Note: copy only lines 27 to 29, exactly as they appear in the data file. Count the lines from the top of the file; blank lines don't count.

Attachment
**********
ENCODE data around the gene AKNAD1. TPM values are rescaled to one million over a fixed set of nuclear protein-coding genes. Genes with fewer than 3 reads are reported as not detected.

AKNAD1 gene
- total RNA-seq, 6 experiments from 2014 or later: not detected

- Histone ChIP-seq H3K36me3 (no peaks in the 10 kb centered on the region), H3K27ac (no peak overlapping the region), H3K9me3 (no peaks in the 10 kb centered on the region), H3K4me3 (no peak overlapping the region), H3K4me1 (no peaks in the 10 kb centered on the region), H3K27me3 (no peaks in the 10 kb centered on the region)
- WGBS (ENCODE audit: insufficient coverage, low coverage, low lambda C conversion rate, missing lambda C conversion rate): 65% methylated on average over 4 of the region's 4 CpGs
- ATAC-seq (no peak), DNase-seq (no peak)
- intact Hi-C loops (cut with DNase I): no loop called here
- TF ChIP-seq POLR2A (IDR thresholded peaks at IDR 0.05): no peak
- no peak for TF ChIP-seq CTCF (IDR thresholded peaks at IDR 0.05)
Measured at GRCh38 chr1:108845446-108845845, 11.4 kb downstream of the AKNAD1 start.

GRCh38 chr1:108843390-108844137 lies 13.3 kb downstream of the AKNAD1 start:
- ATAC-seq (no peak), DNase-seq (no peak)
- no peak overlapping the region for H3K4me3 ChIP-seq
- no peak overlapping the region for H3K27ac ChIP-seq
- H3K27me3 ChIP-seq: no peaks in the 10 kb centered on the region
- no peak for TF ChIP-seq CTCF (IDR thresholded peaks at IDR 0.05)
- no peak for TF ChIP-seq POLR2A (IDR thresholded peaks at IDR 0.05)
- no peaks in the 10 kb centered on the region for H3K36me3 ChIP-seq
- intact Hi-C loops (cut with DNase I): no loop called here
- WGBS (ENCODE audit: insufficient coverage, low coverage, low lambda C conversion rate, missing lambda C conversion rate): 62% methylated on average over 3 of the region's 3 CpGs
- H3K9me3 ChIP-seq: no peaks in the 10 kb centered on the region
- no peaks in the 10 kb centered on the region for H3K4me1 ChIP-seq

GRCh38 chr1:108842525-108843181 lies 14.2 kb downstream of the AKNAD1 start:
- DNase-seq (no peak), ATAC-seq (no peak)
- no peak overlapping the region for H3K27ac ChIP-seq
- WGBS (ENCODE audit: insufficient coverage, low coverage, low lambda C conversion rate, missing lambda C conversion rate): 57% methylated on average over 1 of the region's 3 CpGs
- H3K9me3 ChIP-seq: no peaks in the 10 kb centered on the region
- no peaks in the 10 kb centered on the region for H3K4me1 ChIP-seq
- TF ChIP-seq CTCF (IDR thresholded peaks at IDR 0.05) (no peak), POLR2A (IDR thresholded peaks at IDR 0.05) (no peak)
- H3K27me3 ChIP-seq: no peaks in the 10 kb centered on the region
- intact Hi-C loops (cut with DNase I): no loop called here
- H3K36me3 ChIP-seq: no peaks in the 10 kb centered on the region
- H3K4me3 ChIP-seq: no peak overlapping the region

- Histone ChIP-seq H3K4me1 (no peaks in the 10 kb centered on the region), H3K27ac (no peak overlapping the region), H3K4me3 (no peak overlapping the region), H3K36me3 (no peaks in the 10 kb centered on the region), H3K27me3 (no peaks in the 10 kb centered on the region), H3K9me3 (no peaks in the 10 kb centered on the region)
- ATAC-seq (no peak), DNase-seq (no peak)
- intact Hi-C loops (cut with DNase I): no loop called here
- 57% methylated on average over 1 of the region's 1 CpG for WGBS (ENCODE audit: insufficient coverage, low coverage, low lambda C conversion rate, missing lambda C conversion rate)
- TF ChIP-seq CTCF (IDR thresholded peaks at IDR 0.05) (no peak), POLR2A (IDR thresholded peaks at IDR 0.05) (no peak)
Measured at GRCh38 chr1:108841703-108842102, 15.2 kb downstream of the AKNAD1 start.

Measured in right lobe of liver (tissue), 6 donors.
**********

- H3K9me3 ChIP-seq: no peaks in the 10 kb centered on the region
- no peaks in the 10 kb centered on the region for H3K4me1 ChIP-seq
- TF ChIP-seq CTCF (IDR thresholded peaks at IDR 0.05) (no peak), POLR2A (IDR thresholded peaks at IDR 0.05) (no peak)